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Nonsense‐mediated mRNA decay and mechanisms of viral avoidance. (a) When the translation machinery reaches the stop codon of a normal mRNA, the eukaryotic release factors eRF1 and eRF3 are recruited to the ribosome, in part via interactions with PABP. This results in efficient translation termination and re‐initiation. (b) When mRNAs containing a premature stop codon (PTC) are translated, the presence of EJCs downstream of the PTC, coupled with inefficient interactions between PABP and the termination factors, triggers nonsense‐mediated decay (NMD). NMD is induced by recruitment of Upf1–3 and the Smg proteins; cleavage by the endonuclease Smg6 triggers degradation of the mRNA fragments. Viruses such as HIV‐1 regulate the alterative splicing of their genomic RNAs to avoid the presence of EJCs downstream of stop codons. (c) The unspliced RNA of Rous sarcoma virus has a very long 3 UTR, which is stabilized by the RSE element that directly inhibits NMD. This element may artificially ‘shorten’ the 3 UTR by making contacts with sequences close to the poly(A) tail.

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Viral interactions with Xrn1. (a) During infection with Tomato bushy stunt virus, Xrn1 can prevent the accumulation of viral RNA and of viral RNA intermediates that serve as substrates for recombination. (b) Some viruses prevent Xrn1 degradation of their uncapped genomic RNAs (gRNA) by having highly structured sequences in the 5 UTR, as in the case of 20S narnavirus, or by recruiting protein complexes to this region, as in the case of Picornaviruses. (c) Flaviviral RNAs contain Xrn1 blocking sequences in their 3 UTR. Xrn1‐mediated degradation of the RNAs up to the blocking sequence results in the generation of a functional subgenomic RNA, sfRNA.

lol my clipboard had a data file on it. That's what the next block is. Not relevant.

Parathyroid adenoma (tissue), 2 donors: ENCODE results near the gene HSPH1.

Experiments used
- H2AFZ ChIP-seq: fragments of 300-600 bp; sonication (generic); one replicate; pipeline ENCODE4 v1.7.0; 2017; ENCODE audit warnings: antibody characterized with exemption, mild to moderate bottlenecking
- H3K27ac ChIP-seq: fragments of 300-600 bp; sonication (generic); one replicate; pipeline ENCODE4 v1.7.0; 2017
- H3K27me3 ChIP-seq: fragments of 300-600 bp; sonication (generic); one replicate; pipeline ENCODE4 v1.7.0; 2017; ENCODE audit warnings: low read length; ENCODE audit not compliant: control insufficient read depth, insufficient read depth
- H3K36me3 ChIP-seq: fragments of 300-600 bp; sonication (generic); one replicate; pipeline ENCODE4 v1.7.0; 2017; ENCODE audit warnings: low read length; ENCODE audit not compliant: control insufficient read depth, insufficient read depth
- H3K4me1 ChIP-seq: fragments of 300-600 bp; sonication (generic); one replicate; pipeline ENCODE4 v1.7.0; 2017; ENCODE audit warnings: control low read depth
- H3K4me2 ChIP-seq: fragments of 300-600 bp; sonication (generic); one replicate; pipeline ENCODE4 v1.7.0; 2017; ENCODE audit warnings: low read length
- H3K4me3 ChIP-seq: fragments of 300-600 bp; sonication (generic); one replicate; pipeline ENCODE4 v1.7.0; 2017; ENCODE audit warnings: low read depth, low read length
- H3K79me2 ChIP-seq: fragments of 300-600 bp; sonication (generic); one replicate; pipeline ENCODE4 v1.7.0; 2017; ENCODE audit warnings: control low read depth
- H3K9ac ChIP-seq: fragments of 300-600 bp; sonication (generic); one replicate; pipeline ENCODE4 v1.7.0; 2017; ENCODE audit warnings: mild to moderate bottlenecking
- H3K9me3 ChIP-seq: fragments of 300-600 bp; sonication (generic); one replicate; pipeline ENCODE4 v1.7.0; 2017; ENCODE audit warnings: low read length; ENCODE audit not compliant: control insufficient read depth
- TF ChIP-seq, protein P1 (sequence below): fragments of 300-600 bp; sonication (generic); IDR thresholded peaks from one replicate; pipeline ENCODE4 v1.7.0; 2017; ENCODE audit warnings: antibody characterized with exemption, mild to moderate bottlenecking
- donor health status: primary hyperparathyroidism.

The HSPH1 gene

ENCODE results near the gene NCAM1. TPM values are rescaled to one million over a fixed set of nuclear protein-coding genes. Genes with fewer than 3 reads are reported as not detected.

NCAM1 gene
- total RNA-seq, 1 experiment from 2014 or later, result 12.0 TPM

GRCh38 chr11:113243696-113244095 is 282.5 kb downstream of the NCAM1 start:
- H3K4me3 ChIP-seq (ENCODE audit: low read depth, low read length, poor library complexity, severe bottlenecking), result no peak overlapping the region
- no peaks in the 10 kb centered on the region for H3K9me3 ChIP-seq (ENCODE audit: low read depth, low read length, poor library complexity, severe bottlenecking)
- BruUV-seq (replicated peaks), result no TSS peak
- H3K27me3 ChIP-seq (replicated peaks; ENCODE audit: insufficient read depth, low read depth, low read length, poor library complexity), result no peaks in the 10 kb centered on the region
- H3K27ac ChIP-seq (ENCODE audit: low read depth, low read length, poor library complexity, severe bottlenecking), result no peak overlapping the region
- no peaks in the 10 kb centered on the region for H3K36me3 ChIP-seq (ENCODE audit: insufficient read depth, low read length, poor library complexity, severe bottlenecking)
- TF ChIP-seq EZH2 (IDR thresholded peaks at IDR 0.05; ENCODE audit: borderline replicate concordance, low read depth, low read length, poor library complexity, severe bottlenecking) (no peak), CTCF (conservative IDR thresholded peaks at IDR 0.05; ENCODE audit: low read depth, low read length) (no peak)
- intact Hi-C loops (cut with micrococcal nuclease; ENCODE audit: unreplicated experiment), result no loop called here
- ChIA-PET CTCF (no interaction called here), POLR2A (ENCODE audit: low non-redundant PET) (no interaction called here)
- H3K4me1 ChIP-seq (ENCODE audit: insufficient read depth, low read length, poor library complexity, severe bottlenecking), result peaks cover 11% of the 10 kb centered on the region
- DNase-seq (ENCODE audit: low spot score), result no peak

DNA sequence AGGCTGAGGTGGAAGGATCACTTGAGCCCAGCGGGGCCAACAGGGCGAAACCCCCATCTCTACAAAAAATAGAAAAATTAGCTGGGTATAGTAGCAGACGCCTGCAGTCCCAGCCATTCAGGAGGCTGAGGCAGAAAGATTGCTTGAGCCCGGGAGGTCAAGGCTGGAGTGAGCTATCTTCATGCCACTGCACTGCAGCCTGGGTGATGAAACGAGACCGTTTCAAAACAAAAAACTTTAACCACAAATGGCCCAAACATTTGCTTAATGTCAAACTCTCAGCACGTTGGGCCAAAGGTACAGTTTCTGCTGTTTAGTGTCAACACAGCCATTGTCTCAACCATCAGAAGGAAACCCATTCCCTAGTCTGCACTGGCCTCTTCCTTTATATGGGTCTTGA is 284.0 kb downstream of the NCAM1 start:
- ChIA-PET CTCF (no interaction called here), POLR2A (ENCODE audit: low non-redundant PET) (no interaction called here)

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Viral circumvention or utilization of cellular deadenylation and decapping pathways. (a) The RNAs of Sindbis virus (SINV) and Venezuelan equine encephalitis virus (VEEV) contains elements in the 3 UTR that recruit a cellular 38‐kDa protein and block deadenylation, presumably by preventing binding of a 32‐kDa deadenylation‐promoting factor. The PAN RNA of Kaposi's sarcoma‐associated herpesvirus contains an element (ENE) that interacts in cis with the poly(A) tail thus preventing deadenylase access. (b) The RNA genomes of Brome mosaic virus (BMV) and hepatitis C virus (HCV) can be bound by Lsm proteins in their 3 and/or 5 UTRs. This enhances their translation, as well as facilitates replication, possibly through recruitment of the RNAs to P bodies. Poxviruses transcripts have polyadenine sequences within their 5 UTRs, which bind Lsm1–7. Lsm binding prevents decapping (and presumably 5′→3′ decay), as well as 3′→5′ degradation of the messages.

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RNA Turnover and Surveillance > Turnover/Surveillance Mechanisms
RNA in Disease and Development > RNA in Disease